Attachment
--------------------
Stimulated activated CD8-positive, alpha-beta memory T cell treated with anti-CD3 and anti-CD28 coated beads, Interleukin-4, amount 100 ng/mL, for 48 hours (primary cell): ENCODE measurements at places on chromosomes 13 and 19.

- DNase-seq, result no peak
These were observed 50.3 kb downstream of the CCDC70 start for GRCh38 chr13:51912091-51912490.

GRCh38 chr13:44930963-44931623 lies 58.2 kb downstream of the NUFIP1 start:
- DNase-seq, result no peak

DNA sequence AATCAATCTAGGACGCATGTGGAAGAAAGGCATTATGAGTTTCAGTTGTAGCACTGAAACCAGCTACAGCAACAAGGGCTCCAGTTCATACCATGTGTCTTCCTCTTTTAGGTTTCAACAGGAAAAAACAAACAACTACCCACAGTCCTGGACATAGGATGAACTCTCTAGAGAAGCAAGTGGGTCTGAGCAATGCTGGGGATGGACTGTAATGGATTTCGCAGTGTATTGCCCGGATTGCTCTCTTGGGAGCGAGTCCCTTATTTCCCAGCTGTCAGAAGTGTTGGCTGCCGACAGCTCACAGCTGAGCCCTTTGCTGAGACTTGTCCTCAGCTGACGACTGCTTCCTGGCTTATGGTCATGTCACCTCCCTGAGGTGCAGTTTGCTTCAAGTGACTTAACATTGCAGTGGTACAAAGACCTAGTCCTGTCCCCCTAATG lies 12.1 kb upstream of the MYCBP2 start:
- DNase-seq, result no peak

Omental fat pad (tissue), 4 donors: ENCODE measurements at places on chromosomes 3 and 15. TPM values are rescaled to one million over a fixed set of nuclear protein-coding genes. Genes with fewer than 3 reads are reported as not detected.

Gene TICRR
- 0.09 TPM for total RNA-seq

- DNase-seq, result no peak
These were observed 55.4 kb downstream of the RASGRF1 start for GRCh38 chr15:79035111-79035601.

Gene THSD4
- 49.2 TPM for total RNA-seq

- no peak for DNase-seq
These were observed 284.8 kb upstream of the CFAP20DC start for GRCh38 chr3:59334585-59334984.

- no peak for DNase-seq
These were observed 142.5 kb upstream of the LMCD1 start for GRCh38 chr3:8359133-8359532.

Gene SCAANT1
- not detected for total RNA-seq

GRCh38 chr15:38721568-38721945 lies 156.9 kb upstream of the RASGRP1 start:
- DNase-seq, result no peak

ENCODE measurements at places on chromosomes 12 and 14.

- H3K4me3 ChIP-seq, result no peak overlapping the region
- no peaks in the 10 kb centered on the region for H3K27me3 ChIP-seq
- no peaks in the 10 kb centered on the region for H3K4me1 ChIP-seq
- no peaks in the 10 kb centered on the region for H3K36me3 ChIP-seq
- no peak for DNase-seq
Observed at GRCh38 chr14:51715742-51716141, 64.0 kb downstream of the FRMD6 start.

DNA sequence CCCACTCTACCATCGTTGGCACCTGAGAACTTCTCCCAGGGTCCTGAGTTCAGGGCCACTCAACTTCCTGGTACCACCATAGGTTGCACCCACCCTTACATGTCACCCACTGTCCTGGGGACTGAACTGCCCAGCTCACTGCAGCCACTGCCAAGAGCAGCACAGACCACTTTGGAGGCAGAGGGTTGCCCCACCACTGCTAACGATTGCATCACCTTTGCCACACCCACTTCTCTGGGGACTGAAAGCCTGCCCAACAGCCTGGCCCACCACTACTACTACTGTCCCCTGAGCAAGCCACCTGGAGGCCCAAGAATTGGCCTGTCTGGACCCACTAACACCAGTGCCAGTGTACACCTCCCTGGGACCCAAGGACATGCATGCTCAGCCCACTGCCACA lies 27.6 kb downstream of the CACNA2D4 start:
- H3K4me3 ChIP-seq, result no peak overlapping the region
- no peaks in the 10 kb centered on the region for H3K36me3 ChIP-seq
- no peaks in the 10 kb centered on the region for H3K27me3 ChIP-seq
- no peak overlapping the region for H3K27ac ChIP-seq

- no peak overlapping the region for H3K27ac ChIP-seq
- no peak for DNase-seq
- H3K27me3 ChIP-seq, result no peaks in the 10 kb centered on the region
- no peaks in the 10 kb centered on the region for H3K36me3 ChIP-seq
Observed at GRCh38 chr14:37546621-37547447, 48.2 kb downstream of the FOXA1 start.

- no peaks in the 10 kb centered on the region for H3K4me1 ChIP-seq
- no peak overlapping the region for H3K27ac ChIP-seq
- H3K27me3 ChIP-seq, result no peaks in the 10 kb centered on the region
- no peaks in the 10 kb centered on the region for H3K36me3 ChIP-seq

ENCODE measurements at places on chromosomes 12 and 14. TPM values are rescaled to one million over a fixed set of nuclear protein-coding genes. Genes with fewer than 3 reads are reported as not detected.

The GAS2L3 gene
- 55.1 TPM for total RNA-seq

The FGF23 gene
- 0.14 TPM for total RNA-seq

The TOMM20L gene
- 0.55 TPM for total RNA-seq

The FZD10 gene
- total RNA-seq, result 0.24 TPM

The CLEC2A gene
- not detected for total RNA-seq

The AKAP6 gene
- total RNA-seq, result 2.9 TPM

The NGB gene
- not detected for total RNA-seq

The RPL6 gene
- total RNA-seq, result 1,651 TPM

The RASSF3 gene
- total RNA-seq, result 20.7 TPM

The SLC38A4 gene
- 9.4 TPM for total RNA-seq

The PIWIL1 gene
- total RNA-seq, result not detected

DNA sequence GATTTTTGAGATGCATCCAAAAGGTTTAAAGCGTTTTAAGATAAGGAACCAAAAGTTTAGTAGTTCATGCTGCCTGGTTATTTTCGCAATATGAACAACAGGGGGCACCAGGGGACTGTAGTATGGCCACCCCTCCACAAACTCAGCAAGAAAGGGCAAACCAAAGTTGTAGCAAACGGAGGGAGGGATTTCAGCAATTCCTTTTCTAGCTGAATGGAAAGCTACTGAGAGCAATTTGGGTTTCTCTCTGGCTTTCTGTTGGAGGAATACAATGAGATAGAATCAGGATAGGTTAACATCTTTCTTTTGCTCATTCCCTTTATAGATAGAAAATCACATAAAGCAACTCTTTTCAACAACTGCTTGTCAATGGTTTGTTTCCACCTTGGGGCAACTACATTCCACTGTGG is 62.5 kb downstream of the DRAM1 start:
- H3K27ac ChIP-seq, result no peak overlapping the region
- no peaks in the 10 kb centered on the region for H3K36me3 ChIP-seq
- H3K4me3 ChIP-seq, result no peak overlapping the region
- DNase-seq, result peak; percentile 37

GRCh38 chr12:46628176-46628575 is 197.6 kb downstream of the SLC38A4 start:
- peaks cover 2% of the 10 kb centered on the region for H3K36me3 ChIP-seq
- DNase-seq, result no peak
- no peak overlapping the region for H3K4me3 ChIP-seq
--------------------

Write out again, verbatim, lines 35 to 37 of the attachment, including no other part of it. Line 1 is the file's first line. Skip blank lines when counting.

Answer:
- no peak overlapping the region for H3K27ac ChIP-seq
- no peak for DNase-seq
- H3K27me3 ChIP-seq, result no peaks in the 10 kb centered on the region